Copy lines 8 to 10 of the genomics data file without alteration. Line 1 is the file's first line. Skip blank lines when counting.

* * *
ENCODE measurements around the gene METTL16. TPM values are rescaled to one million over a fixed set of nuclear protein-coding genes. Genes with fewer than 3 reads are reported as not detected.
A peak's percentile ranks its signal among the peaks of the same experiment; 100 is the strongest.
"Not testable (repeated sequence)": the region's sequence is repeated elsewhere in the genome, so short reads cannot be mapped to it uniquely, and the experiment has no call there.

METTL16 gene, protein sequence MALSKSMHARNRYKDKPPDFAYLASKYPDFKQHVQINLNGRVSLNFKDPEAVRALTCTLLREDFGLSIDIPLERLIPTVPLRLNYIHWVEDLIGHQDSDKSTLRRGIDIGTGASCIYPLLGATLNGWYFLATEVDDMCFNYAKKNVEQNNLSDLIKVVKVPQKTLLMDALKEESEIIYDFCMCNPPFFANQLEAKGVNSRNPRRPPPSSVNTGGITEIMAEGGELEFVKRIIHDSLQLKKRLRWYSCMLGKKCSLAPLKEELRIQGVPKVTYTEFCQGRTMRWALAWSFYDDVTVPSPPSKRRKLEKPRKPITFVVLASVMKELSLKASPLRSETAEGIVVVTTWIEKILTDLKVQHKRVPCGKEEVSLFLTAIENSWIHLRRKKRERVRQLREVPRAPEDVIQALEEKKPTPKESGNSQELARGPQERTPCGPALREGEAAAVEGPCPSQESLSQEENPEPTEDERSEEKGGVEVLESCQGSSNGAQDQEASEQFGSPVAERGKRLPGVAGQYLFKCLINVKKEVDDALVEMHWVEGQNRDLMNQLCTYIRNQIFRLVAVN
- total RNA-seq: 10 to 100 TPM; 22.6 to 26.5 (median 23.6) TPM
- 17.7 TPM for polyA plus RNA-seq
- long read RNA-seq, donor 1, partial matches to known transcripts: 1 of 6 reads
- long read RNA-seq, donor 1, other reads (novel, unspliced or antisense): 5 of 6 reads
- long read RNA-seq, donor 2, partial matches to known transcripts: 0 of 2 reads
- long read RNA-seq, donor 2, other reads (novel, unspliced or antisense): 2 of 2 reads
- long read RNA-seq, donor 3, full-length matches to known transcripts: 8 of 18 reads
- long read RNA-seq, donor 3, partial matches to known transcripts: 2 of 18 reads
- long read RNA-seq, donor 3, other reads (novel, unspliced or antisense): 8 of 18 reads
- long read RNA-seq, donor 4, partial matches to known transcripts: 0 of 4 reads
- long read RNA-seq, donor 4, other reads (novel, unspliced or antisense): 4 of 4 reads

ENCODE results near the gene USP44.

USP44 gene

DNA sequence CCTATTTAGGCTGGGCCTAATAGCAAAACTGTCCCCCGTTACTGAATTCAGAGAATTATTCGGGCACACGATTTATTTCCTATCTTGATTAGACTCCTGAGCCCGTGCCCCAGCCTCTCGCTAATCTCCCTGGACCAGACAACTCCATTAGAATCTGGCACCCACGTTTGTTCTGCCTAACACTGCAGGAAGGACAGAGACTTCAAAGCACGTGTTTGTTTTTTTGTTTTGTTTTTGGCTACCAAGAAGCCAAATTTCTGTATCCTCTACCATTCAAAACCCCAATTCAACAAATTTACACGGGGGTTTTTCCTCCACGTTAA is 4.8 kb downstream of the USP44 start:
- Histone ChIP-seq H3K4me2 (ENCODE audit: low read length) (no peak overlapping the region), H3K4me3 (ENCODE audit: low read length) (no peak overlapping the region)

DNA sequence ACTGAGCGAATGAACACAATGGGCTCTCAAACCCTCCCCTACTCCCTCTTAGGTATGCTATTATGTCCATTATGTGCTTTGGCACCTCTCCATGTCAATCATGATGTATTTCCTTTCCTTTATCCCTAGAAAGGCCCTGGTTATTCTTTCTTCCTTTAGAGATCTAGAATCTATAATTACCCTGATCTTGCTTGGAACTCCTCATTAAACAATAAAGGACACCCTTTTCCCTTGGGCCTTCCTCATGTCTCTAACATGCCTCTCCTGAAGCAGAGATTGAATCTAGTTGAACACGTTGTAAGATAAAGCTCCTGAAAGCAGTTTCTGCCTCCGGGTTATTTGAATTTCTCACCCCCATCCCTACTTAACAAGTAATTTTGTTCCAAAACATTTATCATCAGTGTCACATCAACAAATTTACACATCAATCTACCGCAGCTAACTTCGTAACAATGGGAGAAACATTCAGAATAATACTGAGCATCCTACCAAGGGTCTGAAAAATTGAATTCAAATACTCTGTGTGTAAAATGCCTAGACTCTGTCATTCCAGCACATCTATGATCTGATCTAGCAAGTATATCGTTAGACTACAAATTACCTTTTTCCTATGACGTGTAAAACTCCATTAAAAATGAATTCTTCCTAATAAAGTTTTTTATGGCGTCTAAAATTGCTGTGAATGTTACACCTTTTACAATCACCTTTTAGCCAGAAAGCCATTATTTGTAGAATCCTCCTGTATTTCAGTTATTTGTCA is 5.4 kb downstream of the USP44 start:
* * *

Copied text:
- long read RNA-seq, donor 1, other reads (novel, unspliced or antisense): 5 of 6 reads
- long read RNA-seq, donor 2, partial matches to known transcripts: 0 of 2 reads
- long read RNA-seq, donor 2, other reads (novel, unspliced or antisense): 2 of 2 reads